The opinion of the court was delivered by: Vaughn R Walker United States District Chief Judge
Plaintiffs, who are former inmates of the San Francisco County jail, claim that Sheriff's Deputy Neu sexually harassed and assaulted them on several occasions between May 5, 2005, and September 19, 2005. Doc #30. Plaintiffs further claim that the City and County of San Francisco ("the City") and Sheriff Michael Hennessey established a custom or practice of sexual assault by failing to discipline Deputy Neu for his violations of plaintiffs' constitutional and statutory rights. On January 22, 2007, the court dismissed all state law claims asserted against the City and Sheriff Hennessey and several state constitutional claims asserted against Deputy Neu. Doc #25.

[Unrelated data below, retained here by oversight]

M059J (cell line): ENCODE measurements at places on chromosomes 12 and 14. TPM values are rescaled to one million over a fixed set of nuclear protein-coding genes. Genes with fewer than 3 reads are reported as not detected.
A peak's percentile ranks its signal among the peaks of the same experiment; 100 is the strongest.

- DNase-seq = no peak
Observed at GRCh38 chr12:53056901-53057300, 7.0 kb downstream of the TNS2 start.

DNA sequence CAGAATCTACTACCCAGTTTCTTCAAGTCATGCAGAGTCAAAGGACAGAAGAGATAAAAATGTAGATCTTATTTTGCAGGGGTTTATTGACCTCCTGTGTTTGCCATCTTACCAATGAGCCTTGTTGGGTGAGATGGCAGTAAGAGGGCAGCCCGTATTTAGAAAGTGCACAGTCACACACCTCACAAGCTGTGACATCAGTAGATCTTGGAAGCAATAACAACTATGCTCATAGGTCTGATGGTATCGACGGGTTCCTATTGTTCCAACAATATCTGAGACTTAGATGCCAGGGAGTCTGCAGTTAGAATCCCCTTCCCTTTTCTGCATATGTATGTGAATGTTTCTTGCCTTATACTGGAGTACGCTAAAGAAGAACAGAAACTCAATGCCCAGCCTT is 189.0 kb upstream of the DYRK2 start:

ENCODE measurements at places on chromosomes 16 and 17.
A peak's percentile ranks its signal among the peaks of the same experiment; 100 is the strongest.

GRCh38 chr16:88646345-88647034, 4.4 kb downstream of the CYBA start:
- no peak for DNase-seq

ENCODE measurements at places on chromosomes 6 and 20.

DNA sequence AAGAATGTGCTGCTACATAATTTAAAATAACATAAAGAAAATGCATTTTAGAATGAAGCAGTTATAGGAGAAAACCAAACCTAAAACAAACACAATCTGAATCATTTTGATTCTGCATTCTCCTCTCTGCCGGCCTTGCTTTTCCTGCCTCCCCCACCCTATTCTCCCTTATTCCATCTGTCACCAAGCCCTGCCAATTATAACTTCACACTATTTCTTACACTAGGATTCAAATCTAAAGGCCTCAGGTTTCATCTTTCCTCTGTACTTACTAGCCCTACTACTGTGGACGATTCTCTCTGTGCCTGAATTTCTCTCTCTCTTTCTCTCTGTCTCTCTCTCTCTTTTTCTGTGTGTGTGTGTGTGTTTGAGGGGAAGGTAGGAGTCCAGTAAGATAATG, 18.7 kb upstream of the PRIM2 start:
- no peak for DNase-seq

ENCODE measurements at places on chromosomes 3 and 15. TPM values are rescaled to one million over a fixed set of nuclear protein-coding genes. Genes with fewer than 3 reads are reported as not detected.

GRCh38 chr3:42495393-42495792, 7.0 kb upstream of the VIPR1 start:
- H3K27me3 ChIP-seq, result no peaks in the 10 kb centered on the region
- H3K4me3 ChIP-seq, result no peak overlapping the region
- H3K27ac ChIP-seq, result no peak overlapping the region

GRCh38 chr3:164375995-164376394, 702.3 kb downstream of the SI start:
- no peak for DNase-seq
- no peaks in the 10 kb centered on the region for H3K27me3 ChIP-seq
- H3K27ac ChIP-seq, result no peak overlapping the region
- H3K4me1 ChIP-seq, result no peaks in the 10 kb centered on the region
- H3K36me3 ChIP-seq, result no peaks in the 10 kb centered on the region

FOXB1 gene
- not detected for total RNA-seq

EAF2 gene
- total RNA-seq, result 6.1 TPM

Defendants now take more cuts at plaintiffs' claims. Defendants move first to dismiss each plaintiff's federal claims under section 1983 for failure to exhaust prison remedies. Doc ##40, 42. Defendants move for partial summary judgment on each plaintiff's section 1983 claims against the City for failure to prove a custom or policy. Doc #44. As to the remaining state law claims against Deputy Neu, Neu moves for partial summary judgment on all of David Spears's claims as time-barred. Doc #44. Deputy Neu moves also for partial summary judgment on plaintiffs' state law claims against under the Unruh Act and Bane Act. Doc #44.